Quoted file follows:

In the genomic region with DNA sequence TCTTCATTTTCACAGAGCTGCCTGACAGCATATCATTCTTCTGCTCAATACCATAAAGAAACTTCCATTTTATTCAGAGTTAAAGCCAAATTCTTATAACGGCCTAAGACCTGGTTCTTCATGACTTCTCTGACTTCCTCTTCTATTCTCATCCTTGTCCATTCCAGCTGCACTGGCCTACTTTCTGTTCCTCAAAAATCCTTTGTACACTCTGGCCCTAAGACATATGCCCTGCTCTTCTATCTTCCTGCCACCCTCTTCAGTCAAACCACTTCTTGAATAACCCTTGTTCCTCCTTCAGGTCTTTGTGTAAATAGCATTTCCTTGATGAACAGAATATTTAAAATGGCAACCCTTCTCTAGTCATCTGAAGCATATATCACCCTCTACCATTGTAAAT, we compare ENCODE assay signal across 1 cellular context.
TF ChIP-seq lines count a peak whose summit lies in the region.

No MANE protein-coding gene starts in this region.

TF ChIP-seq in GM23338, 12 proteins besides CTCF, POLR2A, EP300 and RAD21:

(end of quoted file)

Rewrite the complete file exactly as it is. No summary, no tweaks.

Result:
In the genomic region with DNA sequence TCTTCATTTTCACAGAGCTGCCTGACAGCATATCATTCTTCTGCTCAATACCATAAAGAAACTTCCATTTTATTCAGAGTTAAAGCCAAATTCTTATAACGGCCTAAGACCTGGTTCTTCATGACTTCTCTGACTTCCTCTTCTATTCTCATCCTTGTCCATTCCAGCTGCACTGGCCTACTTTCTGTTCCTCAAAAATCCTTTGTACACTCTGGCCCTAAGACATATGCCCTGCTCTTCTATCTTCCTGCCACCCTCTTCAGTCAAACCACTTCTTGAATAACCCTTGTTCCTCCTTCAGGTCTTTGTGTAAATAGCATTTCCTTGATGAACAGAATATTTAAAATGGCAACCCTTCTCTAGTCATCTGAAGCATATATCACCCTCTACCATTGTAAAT, we compare ENCODE assay signal across 1 cellular context.
TF ChIP-seq lines count a peak whose summit lies in the region.

No MANE protein-coding gene starts in this region.

TF ChIP-seq in GM23338, 12 proteins besides CTCF, POLR2A, EP300 and RAD21: